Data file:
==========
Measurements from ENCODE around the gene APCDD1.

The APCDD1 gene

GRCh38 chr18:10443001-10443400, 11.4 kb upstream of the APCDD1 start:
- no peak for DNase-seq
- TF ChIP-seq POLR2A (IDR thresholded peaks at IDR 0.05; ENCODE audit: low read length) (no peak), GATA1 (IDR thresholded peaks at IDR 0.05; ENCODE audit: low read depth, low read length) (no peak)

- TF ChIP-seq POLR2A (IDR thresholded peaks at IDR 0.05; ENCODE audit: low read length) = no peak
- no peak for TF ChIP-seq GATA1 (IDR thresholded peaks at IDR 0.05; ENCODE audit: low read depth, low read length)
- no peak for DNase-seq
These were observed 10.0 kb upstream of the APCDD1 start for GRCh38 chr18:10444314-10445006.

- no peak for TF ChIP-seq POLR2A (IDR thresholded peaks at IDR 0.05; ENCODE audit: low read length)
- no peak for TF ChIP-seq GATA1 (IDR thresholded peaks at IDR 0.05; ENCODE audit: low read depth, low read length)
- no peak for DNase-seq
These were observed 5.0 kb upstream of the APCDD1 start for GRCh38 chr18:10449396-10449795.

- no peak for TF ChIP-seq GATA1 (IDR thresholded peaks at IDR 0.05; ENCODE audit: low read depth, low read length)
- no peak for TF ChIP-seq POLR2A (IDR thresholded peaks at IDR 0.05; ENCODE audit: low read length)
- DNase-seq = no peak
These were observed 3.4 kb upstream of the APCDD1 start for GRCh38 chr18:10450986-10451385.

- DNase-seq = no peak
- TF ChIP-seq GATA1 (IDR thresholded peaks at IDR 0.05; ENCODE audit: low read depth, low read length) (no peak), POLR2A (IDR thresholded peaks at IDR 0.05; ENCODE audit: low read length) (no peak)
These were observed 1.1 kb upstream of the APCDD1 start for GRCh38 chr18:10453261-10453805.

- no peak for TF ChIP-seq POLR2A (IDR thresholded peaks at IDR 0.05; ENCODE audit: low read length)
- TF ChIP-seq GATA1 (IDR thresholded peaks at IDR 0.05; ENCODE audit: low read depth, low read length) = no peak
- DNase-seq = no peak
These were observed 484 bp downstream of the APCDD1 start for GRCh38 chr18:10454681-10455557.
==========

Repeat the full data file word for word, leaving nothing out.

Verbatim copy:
Measurements from ENCODE around the gene APCDD1.

The APCDD1 gene

GRCh38 chr18:10443001-10443400, 11.4 kb upstream of the APCDD1 start:
- no peak for DNase-seq
- TF ChIP-seq POLR2A (IDR thresholded peaks at IDR 0.05; ENCODE audit: low read length) (no peak), GATA1 (IDR thresholded peaks at IDR 0.05; ENCODE audit: low read depth, low read length) (no peak)

- TF ChIP-seq POLR2A (IDR thresholded peaks at IDR 0.05; ENCODE audit: low read length) = no peak
- no peak for TF ChIP-seq GATA1 (IDR thresholded peaks at IDR 0.05; ENCODE audit: low read depth, low read length)
- no peak for DNase-seq
These were observed 10.0 kb upstream of the APCDD1 start for GRCh38 chr18:10444314-10445006.

- no peak for TF ChIP-seq POLR2A (IDR thresholded peaks at IDR 0.05; ENCODE audit: low read length)
- no peak for TF ChIP-seq GATA1 (IDR thresholded peaks at IDR 0.05; ENCODE audit: low read depth, low read length)
- no peak for DNase-seq
These were observed 5.0 kb upstream of the APCDD1 start for GRCh38 chr18:10449396-10449795.

- no peak for TF ChIP-seq GATA1 (IDR thresholded peaks at IDR 0.05; ENCODE audit: low read depth, low read length)
- no peak for TF ChIP-seq POLR2A (IDR thresholded peaks at IDR 0.05; ENCODE audit: low read length)
- DNase-seq = no peak
These were observed 3.4 kb upstream of the APCDD1 start for GRCh38 chr18:10450986-10451385.

- DNase-seq = no peak
- TF ChIP-seq GATA1 (IDR thresholded peaks at IDR 0.05; ENCODE audit: low read depth, low read length) (no peak), POLR2A (IDR thresholded peaks at IDR 0.05; ENCODE audit: low read length) (no peak)
These were observed 1.1 kb upstream of the APCDD1 start for GRCh38 chr18:10453261-10453805.

- no peak for TF ChIP-seq POLR2A (IDR thresholded peaks at IDR 0.05; ENCODE audit: low read length)
- TF ChIP-seq GATA1 (IDR thresholded peaks at IDR 0.05; ENCODE audit: low read depth, low read length) = no peak
- DNase-seq = no peak
These were observed 484 bp downstream of the APCDD1 start for GRCh38 chr18:10454681-10455557.